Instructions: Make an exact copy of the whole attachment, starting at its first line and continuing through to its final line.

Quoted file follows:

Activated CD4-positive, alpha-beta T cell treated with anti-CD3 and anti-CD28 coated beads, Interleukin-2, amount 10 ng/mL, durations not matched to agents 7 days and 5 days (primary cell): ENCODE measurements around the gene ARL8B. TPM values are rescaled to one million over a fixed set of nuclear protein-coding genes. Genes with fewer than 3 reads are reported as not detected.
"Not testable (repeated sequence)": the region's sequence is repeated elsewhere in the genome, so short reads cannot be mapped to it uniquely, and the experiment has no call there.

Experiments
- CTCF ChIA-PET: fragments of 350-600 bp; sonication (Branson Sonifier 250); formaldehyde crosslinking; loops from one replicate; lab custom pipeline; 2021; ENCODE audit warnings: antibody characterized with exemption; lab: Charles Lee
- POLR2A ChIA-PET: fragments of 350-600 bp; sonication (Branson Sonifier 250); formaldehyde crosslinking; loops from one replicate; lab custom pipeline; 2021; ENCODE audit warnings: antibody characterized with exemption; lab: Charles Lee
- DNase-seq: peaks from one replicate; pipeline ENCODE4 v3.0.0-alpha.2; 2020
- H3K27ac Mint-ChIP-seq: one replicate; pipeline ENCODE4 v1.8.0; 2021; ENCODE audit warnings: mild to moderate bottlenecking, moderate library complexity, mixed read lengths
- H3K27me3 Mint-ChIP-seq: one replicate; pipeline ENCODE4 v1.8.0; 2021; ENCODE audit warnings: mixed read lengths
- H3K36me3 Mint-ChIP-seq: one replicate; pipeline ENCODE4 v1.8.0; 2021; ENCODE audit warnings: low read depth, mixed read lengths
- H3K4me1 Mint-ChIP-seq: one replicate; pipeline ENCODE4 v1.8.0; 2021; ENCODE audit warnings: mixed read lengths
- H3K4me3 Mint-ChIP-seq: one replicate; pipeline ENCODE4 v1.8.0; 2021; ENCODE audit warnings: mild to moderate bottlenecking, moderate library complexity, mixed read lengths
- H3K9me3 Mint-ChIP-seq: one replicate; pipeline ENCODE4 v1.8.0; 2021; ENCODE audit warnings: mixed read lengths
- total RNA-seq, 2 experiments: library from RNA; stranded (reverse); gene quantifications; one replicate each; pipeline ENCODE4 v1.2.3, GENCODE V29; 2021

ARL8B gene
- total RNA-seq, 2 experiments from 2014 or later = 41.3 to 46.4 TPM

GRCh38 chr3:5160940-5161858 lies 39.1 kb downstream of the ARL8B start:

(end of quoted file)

Activated CD4-positive, alpha-beta T cell treated with anti-CD3 and anti-CD28 coated beads, Interleukin-2, amount 10 ng/mL, durations not matched to agents 7 days and 5 days (primary cell): ENCODE measurements around the gene ARL8B. TPM values are rescaled to one million over a fixed set of nuclear protein-coding genes. Genes with fewer than 3 reads are reported as not detected.
"Not testable (repeated sequence)": the region's sequence is repeated elsewhere in the genome, so short reads cannot be mapped to it uniquely, and the experiment has no call there.

Experiments
- CTCF ChIA-PET: fragments of 350-600 bp; sonication (Branson Sonifier 250); formaldehyde crosslinking; loops from one replicate; lab custom pipeline; 2021; ENCODE audit warnings: antibody characterized with exemption; lab: Charles Lee
- POLR2A ChIA-PET: fragments of 350-600 bp; sonication (Branson Sonifier 250); formaldehyde crosslinking; loops from one replicate; lab custom pipeline; 2021; ENCODE audit warnings: antibody characterized with exemption; lab: Charles Lee
- DNase-seq: peaks from one replicate; pipeline ENCODE4 v3.0.0-alpha.2; 2020
- H3K27ac Mint-ChIP-seq: one replicate; pipeline ENCODE4 v1.8.0; 2021; ENCODE audit warnings: mild to moderate bottlenecking, moderate library complexity, mixed read lengths
- H3K27me3 Mint-ChIP-seq: one replicate; pipeline ENCODE4 v1.8.0; 2021; ENCODE audit warnings: mixed read lengths
- H3K36me3 Mint-ChIP-seq: one replicate; pipeline ENCODE4 v1.8.0; 2021; ENCODE audit warnings: low read depth, mixed read lengths
- H3K4me1 Mint-ChIP-seq: one replicate; pipeline ENCODE4 v1.8.0; 2021; ENCODE audit warnings: mixed read lengths
- H3K4me3 Mint-ChIP-seq: one replicate; pipeline ENCODE4 v1.8.0; 2021; ENCODE audit warnings: mild to moderate bottlenecking, moderate library complexity, mixed read lengths
- H3K9me3 Mint-ChIP-seq: one replicate; pipeline ENCODE4 v1.8.0; 2021; ENCODE audit warnings: mixed read lengths
- total RNA-seq, 2 experiments: library from RNA; stranded (reverse); gene quantifications; one replicate each; pipeline ENCODE4 v1.2.3, GENCODE V29; 2021

ARL8B gene
- total RNA-seq, 2 experiments from 2014 or later = 41.3 to 46.4 TPM

GRCh38 chr3:5160940-5161858 lies 39.1 kb downstream of the ARL8B start: